27) Hitler, My New Order, pp. 104 f., 200.

28) Inside Germany Reports, no. 15, 1940, p. 13; no. 21, 1942, p. 12 f.; Paul Hagen, Will Germany Crack?, p. 211.

29) See the report in the New York Times, March 15, 1942 on the diary of a German soldier on the Russian front: "I‘m surprised it didn‘t affect me more to see a woman hanged. It even entertained me. Spent birthday digging up bodies and smashing in their faces. My sweetheart will say ‹yes› when she hears how 1 hanged a Russian today."

30) Hans Frank, the German Governor General of Poland, has himself compared the National Socialist state with a perfectly functioning machine. According to him, the functioning of the state machine is a “matter of technique,» and the entire realm of the state can be interpreted and understood in terms of “mathematical- physical method» (Technik des Staates,“ in Zeitschrift der Akademie für Deutsches Recht, 1941, no. 1, p. 2). This is far more than an analogy; it is an adequate description of die foundational mechanisms of the National Socialist state.

31) For the interpretation of the National Socialist abolition of taboos see the paper on "Private Morale in Germany,“ quoted above, and my paper “State and Individual under National Socialism.“

32) Cf. Hitler’s and Goebbel’s speeches after the German setbacks in Russia.

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Old December 25th, 2011 #2
Alex Linder
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author of the above is Marcuse, a jew and a frankfurter

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Old December 25th, 2011 #3
Alex Linder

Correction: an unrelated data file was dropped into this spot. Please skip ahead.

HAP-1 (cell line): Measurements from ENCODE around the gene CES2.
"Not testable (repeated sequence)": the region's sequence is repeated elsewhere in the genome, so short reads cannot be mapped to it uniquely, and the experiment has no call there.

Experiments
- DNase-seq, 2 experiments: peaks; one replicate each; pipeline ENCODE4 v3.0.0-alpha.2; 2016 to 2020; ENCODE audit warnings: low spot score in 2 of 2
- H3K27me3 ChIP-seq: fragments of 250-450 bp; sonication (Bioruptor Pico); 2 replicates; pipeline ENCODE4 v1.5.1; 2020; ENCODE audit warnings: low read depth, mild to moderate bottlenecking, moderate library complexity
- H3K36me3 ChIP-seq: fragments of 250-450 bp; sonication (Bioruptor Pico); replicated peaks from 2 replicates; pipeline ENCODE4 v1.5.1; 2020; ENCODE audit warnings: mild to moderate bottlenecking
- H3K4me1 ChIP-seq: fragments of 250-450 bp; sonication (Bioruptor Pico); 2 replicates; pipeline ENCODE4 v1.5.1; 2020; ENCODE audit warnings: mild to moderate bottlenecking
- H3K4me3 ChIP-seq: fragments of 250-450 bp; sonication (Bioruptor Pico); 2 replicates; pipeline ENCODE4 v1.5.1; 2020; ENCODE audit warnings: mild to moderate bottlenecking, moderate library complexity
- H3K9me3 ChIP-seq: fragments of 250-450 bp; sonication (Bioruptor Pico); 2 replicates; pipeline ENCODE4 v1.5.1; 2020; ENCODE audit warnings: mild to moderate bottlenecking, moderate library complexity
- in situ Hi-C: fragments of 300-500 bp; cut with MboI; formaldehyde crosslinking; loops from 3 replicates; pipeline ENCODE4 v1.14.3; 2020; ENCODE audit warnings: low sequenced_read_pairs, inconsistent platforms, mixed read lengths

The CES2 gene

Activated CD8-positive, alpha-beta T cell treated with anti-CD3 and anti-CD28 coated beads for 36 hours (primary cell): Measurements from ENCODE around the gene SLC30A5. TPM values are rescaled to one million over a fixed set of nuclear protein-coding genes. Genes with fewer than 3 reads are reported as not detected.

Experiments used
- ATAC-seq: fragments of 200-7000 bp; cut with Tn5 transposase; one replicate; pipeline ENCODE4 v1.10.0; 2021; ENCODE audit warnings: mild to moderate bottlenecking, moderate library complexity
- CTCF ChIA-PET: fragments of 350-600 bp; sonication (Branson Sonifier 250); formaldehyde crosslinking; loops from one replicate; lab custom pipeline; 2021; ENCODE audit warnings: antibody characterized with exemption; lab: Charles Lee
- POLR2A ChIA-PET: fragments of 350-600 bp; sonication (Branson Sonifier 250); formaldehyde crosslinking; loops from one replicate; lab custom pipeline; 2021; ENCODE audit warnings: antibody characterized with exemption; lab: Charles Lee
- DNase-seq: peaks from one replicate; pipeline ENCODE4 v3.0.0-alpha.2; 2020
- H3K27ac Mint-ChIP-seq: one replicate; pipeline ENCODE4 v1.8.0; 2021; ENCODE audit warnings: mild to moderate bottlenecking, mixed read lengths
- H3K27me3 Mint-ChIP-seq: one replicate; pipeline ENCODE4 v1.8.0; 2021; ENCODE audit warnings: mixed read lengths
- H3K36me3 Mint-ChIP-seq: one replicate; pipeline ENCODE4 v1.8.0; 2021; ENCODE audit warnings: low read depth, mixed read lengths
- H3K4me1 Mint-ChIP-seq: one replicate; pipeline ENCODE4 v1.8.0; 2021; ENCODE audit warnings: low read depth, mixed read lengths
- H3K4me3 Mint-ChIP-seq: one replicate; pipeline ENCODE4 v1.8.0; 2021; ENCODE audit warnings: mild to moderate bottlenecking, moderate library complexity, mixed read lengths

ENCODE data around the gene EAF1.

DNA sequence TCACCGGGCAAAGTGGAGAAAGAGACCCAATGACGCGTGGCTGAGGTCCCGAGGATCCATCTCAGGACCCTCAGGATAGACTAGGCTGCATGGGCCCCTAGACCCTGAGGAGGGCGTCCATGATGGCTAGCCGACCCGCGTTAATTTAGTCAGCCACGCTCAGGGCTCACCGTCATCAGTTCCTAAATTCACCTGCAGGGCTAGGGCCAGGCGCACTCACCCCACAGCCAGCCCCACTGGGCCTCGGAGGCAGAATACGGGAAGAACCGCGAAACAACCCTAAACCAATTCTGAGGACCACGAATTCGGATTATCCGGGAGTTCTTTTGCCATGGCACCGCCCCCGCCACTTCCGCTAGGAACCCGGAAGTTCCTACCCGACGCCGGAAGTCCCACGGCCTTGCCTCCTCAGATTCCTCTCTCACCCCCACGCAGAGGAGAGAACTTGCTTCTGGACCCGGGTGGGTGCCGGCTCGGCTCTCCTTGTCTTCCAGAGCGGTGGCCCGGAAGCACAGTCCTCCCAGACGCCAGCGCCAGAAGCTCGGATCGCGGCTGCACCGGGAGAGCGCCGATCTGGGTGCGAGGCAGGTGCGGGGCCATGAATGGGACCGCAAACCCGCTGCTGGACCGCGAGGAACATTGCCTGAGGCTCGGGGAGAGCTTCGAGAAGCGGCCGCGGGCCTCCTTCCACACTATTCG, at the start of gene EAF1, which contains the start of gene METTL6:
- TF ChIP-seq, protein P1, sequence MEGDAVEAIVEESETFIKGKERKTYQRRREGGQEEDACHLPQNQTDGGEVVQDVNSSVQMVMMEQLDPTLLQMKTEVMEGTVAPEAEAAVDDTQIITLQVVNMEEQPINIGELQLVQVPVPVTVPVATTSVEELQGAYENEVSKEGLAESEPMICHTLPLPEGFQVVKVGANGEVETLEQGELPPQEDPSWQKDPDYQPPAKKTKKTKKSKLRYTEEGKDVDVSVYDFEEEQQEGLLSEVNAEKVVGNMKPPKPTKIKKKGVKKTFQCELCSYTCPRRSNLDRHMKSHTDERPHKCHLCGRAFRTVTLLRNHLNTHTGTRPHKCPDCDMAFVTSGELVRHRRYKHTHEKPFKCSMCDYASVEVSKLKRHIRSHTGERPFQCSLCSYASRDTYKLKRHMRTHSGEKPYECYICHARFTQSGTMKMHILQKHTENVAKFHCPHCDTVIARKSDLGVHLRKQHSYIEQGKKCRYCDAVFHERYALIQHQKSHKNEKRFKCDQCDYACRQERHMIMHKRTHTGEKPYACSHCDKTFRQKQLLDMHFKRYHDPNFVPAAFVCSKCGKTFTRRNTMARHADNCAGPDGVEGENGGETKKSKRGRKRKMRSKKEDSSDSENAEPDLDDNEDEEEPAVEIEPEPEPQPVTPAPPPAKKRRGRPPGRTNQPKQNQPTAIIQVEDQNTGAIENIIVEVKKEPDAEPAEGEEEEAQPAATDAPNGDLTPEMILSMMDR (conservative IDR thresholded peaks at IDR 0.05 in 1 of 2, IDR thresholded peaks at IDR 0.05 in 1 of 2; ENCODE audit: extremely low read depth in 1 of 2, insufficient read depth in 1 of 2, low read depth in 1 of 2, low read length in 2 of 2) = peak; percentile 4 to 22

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Technology, War and Fascism is the first of a six-volume “Collected Papers” edition of Marcuse’s works that is being published by Routledge and edited by Douglas Kellner. The first volume contains much interesting archival material from the early forties, including two lengthy essays Marcuse wrote on Nazi Germany and an overview of a major research project on the history of social change from antiquity to the present that Marcuse initiated with Franz Neumann. Other archival material in the volume includes a thesis paper outlining Marcuse’s understanding of the postwar political situation as well as numerous letters Marcuse wrote to Horkheimer in the forties. Along with this previously unavailable material Kellner has also included “Some Social Implications of Modern Technology,” Marcuse’s first serious treatment of technology, which was originally published in the final issue of the Zeitschrift für Sozialforschung in 1941; an essay on Louis Aragon’s novel Aurelien, which Marcuse used to reflect upon the aesthetic implications of fascism; and a brief exchange of letters with Heidegger after the war in which Marcuse distanced himself from his former mentor after the latter’s refusal to take a public stance on his involvement with the Nazis. So while the primary purpose of the Routledge “Collected Papers” series is to make available material from the Marcuse Archive, some previously published essays, lectures, and letters will also be included. Although the material in the first volume is limited to the forties, this and the following volumes of the edition are organized along thematic, not chronological lines. This presumably is the reason why Kellner has chosen to republish Marcuse’s first technology essay rather than, for example, his trenchant critique of Sartre’s Being and Nothingness, which was also written in the late forties. The themes to be addressed in the next five volumes include critical theory, aesthetics, the New Left, psychoanalysis, and Marxism.